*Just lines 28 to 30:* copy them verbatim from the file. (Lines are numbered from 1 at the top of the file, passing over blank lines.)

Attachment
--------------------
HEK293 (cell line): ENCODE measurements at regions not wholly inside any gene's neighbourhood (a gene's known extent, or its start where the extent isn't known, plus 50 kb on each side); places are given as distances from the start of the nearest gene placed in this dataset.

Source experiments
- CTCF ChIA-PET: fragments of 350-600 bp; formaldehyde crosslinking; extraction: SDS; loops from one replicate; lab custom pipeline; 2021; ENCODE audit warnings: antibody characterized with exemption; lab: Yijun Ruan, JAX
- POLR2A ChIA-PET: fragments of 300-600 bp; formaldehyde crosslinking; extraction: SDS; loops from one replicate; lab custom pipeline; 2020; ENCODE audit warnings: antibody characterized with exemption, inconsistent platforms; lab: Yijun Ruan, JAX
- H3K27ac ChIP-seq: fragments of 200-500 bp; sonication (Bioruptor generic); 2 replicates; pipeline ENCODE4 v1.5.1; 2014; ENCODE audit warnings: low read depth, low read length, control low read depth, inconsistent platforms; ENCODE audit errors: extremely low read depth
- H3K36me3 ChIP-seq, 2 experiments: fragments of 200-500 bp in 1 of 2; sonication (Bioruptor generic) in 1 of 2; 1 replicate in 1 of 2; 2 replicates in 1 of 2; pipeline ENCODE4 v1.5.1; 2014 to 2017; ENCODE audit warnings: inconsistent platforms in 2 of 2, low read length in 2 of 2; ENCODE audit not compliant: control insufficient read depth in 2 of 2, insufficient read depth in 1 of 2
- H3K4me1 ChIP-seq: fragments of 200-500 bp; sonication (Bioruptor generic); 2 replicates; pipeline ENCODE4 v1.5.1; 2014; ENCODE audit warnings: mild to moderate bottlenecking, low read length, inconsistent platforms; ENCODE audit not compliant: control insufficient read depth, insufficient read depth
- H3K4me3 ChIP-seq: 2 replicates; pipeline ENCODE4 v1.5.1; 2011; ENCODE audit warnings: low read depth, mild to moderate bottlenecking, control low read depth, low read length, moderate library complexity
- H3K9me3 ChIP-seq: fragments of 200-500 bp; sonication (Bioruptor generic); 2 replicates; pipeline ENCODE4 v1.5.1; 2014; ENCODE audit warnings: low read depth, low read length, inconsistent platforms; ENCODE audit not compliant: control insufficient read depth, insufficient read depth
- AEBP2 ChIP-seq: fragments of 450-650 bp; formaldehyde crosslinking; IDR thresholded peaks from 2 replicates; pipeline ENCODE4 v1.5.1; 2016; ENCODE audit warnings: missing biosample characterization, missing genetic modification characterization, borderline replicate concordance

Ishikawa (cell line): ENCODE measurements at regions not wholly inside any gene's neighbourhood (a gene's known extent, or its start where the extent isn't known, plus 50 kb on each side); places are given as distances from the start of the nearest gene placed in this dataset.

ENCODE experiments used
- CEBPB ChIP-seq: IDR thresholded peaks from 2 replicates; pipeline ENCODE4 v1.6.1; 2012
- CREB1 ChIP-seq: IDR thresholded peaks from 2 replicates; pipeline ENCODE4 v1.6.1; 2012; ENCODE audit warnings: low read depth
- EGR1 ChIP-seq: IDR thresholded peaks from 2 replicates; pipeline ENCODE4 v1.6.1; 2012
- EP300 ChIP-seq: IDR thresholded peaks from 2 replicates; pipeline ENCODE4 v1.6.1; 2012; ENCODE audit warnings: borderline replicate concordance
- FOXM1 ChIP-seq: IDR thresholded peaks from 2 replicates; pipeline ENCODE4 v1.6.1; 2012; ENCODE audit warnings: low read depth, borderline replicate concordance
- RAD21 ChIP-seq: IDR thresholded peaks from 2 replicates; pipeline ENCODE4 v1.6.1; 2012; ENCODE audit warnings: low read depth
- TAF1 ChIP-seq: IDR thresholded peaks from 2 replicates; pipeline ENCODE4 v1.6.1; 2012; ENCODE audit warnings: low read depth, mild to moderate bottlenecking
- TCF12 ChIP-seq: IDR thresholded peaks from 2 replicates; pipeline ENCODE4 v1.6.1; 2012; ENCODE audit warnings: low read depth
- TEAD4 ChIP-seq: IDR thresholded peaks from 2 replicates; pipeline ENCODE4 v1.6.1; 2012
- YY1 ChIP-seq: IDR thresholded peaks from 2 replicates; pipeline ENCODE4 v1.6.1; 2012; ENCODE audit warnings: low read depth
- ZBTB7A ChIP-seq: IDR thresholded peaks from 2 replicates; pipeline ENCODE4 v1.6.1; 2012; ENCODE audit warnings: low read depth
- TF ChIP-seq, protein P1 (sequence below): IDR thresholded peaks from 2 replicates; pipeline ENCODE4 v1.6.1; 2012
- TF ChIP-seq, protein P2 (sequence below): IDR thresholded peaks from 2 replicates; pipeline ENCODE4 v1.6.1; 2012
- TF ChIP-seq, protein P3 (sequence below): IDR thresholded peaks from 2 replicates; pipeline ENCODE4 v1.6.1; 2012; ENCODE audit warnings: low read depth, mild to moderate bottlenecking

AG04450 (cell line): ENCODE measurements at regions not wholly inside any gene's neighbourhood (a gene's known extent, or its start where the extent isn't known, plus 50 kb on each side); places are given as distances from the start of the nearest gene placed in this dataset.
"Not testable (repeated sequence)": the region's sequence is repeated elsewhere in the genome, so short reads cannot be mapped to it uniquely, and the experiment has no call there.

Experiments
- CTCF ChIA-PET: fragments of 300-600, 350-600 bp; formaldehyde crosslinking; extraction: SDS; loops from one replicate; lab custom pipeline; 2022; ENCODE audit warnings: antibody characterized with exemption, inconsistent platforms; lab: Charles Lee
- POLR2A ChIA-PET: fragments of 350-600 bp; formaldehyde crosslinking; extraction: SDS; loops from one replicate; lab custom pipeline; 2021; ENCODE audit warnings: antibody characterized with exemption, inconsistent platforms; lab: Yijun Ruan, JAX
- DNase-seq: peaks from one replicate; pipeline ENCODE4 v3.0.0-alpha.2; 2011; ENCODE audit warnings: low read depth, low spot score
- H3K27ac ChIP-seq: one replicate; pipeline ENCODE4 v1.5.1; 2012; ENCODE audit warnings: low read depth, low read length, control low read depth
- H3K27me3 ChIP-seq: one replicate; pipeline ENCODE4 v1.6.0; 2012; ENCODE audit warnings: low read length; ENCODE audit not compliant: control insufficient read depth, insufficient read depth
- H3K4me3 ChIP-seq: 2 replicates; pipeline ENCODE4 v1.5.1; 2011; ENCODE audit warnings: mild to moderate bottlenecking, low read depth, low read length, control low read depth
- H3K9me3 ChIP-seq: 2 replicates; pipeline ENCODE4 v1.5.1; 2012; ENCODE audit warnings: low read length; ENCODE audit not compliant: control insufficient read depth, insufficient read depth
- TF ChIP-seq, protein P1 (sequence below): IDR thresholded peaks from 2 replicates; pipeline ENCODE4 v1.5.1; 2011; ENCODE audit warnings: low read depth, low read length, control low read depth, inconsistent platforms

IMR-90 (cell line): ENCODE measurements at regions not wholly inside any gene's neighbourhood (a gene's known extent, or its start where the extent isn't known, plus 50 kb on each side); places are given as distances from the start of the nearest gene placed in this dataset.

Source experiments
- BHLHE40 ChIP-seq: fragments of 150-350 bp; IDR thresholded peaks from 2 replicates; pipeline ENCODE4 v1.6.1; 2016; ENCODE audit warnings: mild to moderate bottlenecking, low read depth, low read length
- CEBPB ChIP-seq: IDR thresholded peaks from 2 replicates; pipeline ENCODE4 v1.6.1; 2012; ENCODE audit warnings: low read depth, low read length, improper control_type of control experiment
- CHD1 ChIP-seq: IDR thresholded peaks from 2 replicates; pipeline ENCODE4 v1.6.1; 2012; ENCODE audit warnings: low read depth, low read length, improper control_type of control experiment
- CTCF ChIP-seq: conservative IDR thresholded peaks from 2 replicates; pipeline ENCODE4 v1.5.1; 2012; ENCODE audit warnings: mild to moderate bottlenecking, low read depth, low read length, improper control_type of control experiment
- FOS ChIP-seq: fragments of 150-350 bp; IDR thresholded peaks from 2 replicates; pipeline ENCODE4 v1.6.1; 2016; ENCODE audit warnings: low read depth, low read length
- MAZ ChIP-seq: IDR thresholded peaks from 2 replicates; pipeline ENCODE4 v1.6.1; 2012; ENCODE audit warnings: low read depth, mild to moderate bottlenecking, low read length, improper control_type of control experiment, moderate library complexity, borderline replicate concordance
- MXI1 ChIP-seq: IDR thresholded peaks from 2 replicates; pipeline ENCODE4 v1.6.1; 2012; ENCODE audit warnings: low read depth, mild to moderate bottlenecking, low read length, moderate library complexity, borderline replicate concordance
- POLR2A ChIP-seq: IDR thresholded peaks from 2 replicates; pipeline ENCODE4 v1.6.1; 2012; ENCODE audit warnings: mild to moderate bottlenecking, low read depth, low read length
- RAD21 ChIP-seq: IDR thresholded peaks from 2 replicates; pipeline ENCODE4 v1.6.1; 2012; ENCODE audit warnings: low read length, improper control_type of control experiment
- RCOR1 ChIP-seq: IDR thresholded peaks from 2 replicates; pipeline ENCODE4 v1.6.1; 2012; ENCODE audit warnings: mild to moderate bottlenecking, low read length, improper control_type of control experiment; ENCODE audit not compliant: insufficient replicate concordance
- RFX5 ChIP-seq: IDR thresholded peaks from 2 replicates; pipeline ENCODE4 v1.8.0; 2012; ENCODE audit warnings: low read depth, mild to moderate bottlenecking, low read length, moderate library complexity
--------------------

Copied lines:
"Not testable (repeated sequence)": the region's sequence is repeated elsewhere in the genome, so short reads cannot be mapped to it uniquely, and the experiment has no call there.

Experiments
- CTCF ChIA-PET: fragments of 300-600, 350-600 bp; formaldehyde crosslinking; extraction: SDS; loops from one replicate; lab custom pipeline; 2022; ENCODE audit warnings: antibody characterized with exemption, inconsistent platforms; lab: Charles Lee